Tuesday, Feb. 15, 2011 | 1:14 p.m.
By a stunning margin of 52 percent to 37 percent, Nevadans think the governor and the Gang of 63 should raise taxes to avoid cuts in government services, according to a poll just completed for the Retailers Association of Nevada.
As usual, voters are a bit inconsistent. On a later question, when asked if the reduced spending in Sandoval’s budget is needed, 52 percent said yes and 44 percent said no. That’s still close but hardly jibes with the tax/cuts question.
The survey was conducted for the Retailers Association of Nevada by nationally respected Republican pollster Glen Bolger, who also found that the public would prefer the tax increases remain temporary (well, no kidding.) But the significance here is that despite the relentless no-new-taxes mantra repeated by Gov. Brian Sandoval and his echo chamber across the courtyard, and fueled by the likes of Chuck Muth, the conservative firebrand, that’s not where the public is.Or at least not always. That is, voters tend to be more thoughtful than the vocal minority. What a shocker.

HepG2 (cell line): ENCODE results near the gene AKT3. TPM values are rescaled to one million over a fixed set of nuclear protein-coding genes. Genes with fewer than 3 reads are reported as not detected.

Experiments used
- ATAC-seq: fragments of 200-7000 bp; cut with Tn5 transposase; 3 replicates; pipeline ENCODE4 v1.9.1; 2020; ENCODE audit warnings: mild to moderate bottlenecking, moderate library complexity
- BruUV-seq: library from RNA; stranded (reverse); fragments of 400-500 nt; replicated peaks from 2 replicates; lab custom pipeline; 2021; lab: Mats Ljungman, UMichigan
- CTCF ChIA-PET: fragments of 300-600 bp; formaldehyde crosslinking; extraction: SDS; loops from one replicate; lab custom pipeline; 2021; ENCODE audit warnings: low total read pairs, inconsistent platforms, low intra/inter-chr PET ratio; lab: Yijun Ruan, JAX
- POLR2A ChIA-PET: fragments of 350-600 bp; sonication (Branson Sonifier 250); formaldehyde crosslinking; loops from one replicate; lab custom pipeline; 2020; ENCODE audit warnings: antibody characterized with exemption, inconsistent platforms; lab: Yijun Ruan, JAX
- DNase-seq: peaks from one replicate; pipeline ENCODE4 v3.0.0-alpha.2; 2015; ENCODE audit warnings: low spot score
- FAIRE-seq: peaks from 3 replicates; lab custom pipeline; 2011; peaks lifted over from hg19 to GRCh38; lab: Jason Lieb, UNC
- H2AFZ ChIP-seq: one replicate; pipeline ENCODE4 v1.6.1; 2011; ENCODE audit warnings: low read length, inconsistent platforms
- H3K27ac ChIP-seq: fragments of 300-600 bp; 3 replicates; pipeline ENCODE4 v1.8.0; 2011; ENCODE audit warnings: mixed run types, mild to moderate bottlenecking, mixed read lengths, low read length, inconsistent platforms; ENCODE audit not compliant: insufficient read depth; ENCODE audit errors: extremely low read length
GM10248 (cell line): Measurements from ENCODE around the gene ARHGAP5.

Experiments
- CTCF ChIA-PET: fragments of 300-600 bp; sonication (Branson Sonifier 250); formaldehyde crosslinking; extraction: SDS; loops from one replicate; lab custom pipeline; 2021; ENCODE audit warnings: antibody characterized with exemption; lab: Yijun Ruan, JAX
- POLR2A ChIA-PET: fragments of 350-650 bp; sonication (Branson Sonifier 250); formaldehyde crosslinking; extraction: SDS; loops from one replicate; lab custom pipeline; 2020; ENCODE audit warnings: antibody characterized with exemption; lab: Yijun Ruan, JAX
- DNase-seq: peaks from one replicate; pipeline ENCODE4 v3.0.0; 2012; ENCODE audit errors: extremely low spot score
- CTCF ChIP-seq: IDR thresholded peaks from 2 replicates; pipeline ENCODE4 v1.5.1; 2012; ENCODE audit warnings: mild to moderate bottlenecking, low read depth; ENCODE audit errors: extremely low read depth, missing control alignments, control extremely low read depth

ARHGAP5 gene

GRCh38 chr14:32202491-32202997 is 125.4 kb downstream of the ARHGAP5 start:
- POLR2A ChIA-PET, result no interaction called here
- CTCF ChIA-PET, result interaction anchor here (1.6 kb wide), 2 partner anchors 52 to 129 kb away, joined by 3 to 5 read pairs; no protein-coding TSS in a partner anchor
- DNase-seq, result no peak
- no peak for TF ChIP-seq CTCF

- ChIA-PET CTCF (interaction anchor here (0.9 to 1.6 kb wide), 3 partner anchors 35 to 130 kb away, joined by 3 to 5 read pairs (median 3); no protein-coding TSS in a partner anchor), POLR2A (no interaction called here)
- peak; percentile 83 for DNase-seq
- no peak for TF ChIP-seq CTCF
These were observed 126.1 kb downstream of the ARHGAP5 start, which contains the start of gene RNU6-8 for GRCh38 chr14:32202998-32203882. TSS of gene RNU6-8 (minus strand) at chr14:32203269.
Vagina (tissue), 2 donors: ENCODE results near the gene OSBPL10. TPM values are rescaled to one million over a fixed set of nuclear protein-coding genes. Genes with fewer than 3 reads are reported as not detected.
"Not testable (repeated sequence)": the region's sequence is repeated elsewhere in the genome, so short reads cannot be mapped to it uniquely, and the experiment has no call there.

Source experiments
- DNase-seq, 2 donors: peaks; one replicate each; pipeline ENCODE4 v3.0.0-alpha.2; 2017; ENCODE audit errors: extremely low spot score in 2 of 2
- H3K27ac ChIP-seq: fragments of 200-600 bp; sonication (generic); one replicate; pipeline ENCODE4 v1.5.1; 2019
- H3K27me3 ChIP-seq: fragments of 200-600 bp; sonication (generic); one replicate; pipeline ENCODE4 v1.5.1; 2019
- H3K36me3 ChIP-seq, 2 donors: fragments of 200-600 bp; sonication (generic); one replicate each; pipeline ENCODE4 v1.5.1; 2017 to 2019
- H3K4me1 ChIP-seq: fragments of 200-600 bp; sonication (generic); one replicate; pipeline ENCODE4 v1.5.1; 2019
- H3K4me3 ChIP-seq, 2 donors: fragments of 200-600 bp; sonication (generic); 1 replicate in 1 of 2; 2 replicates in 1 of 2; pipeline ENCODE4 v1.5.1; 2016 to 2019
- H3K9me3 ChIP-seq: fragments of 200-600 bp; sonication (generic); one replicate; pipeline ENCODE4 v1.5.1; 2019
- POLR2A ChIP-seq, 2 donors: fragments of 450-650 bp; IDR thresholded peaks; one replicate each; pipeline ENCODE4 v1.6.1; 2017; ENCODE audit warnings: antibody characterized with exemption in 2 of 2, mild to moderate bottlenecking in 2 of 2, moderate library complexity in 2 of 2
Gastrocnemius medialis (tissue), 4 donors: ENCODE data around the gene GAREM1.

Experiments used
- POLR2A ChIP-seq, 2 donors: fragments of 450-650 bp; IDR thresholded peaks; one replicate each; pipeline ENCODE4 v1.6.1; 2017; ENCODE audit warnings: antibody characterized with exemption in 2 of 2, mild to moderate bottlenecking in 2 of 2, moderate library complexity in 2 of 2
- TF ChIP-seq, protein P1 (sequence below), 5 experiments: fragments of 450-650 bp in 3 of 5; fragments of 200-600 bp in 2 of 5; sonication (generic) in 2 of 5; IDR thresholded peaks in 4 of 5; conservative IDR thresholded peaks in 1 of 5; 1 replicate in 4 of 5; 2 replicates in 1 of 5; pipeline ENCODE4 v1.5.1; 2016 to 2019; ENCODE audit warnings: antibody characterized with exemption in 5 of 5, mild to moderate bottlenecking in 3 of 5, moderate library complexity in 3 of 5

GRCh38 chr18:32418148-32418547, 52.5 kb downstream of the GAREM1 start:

Indeed, as Bolger points out, “Support for raising taxes to address the budget shortfall is at an all time high.”
Another significant number: 74 percent of voters think teacher salaries should not be reduced.
Also: 55 percent say a corporate income tax, with 41 percent against.
Voters are split almost evenly on whether to change the tax system – 46 percent say it works well, 48 percent say it’s time for a change.
Voters believe Sandoval understands their problems (53-39) but don’t believe the same of legislators (31-60).
And here is a problem for lawmakers as they try to make their case: Although the governor is not wildly popular, compared to the Gang of 63, he is a juggernaut:
Sandoval approval ratings: 47/26 (R: 66-9; D: 34-44; Indies: 41-20)
Legislature approval ratings: 35/36
Full summary at right.
UPDATE: I have also posted full instrument.